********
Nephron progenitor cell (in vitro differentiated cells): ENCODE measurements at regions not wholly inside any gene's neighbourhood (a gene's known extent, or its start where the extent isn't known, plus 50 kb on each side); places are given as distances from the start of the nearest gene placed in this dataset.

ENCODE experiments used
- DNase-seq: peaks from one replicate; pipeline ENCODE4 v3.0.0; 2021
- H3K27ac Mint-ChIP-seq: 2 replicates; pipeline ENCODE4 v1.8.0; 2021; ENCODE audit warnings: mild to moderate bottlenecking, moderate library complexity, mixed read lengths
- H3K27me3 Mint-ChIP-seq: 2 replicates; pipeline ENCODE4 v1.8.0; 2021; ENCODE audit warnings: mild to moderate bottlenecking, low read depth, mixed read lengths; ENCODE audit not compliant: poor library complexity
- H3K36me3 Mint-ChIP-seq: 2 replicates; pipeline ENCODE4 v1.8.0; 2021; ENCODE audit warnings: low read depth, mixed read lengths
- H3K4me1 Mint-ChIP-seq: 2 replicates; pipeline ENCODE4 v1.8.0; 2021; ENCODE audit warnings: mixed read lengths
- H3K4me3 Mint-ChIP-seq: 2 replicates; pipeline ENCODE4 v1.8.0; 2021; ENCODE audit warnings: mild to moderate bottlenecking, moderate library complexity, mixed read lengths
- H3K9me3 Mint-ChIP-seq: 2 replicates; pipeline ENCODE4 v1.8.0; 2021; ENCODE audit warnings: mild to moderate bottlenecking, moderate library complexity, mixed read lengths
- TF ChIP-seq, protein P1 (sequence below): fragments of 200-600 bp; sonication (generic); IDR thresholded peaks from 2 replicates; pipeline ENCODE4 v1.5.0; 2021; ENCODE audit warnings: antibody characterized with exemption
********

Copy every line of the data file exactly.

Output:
Nephron progenitor cell (in vitro differentiated cells): ENCODE measurements at regions not wholly inside any gene's neighbourhood (a gene's known extent, or its start where the extent isn't known, plus 50 kb on each side); places are given as distances from the start of the nearest gene placed in this dataset.

ENCODE experiments used
- DNase-seq: peaks from one replicate; pipeline ENCODE4 v3.0.0; 2021
- H3K27ac Mint-ChIP-seq: 2 replicates; pipeline ENCODE4 v1.8.0; 2021; ENCODE audit warnings: mild to moderate bottlenecking, moderate library complexity, mixed read lengths
- H3K27me3 Mint-ChIP-seq: 2 replicates; pipeline ENCODE4 v1.8.0; 2021; ENCODE audit warnings: mild to moderate bottlenecking, low read depth, mixed read lengths; ENCODE audit not compliant: poor library complexity
- H3K36me3 Mint-ChIP-seq: 2 replicates; pipeline ENCODE4 v1.8.0; 2021; ENCODE audit warnings: low read depth, mixed read lengths
- H3K4me1 Mint-ChIP-seq: 2 replicates; pipeline ENCODE4 v1.8.0; 2021; ENCODE audit warnings: mixed read lengths
- H3K4me3 Mint-ChIP-seq: 2 replicates; pipeline ENCODE4 v1.8.0; 2021; ENCODE audit warnings: mild to moderate bottlenecking, moderate library complexity, mixed read lengths
- H3K9me3 Mint-ChIP-seq: 2 replicates; pipeline ENCODE4 v1.8.0; 2021; ENCODE audit warnings: mild to moderate bottlenecking, moderate library complexity, mixed read lengths
- TF ChIP-seq, protein P1 (sequence below): fragments of 200-600 bp; sonication (generic); IDR thresholded peaks from 2 replicates; pipeline ENCODE4 v1.5.0; 2021; ENCODE audit warnings: antibody characterized with exemption